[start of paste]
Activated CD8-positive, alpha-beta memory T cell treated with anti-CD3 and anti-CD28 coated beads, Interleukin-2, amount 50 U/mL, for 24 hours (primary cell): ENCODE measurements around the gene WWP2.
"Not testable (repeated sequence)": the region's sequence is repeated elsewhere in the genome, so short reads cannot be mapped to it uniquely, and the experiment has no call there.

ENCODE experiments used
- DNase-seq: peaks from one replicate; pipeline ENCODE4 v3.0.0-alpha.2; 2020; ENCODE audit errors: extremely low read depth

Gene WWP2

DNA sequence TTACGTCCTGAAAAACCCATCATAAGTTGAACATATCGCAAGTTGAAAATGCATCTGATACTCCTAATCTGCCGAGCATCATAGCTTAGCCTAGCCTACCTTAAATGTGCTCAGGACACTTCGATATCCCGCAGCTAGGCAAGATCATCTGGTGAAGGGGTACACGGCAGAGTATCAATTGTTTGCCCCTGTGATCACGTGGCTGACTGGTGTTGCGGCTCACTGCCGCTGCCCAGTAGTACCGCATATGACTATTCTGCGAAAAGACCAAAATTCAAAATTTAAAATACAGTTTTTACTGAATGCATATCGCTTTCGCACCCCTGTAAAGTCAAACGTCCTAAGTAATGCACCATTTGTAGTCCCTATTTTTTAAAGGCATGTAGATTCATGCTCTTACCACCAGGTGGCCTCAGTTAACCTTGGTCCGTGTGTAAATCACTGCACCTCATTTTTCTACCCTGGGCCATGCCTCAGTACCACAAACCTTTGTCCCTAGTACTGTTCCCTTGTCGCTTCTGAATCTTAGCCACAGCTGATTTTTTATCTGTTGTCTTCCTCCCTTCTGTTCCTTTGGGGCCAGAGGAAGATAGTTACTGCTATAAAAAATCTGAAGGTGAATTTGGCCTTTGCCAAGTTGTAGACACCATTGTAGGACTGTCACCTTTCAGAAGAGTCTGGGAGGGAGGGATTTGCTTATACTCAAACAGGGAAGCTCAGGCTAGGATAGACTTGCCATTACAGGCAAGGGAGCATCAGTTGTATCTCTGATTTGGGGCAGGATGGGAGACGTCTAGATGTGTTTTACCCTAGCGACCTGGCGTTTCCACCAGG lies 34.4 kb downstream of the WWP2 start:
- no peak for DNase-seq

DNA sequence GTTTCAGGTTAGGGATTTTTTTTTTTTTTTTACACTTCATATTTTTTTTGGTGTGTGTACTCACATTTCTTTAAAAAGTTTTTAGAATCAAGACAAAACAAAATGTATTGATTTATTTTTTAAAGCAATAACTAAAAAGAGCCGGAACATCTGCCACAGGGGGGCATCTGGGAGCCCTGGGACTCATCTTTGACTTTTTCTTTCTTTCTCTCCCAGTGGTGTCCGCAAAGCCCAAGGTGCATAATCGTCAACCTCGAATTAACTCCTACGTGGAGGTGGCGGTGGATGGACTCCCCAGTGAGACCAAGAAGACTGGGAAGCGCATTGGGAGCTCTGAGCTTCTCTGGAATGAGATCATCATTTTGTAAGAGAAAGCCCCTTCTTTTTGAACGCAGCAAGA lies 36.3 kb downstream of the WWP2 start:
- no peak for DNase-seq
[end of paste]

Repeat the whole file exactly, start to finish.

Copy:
Activated CD8-positive, alpha-beta memory T cell treated with anti-CD3 and anti-CD28 coated beads, Interleukin-2, amount 50 U/mL, for 24 hours (primary cell): ENCODE measurements around the gene WWP2.
"Not testable (repeated sequence)": the region's sequence is repeated elsewhere in the genome, so short reads cannot be mapped to it uniquely, and the experiment has no call there.

ENCODE experiments used
- DNase-seq: peaks from one replicate; pipeline ENCODE4 v3.0.0-alpha.2; 2020; ENCODE audit errors: extremely low read depth

Gene WWP2

DNA sequence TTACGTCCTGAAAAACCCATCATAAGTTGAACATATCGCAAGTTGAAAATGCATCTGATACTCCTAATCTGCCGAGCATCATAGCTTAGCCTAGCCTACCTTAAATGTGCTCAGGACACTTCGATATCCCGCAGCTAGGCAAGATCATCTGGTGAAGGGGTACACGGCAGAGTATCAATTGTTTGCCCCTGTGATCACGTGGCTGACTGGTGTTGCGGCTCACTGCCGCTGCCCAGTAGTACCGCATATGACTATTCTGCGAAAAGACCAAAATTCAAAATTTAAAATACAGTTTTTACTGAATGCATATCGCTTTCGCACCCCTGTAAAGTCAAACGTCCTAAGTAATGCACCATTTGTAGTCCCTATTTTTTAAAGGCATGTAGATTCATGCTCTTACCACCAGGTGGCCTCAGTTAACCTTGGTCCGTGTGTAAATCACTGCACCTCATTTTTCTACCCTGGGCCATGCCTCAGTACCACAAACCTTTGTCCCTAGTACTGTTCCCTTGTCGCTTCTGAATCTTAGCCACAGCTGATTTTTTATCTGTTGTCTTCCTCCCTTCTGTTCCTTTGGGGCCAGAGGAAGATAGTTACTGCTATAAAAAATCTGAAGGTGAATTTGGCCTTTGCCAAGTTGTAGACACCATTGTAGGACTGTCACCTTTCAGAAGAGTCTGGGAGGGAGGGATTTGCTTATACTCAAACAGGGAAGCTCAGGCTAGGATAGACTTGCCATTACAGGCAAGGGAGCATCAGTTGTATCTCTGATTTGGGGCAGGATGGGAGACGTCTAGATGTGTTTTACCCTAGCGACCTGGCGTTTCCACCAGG lies 34.4 kb downstream of the WWP2 start:
- no peak for DNase-seq

DNA sequence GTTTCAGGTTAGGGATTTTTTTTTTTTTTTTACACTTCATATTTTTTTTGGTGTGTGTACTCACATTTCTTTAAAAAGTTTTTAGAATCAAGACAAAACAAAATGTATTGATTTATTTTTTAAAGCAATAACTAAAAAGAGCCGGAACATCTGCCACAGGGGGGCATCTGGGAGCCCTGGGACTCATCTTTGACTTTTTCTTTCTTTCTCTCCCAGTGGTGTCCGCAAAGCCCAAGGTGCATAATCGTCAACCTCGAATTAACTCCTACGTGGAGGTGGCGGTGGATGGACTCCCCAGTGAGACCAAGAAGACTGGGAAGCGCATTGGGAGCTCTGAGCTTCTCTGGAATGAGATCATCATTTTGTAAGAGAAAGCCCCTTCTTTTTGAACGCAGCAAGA lies 36.3 kb downstream of the WWP2 start:
- no peak for DNase-seq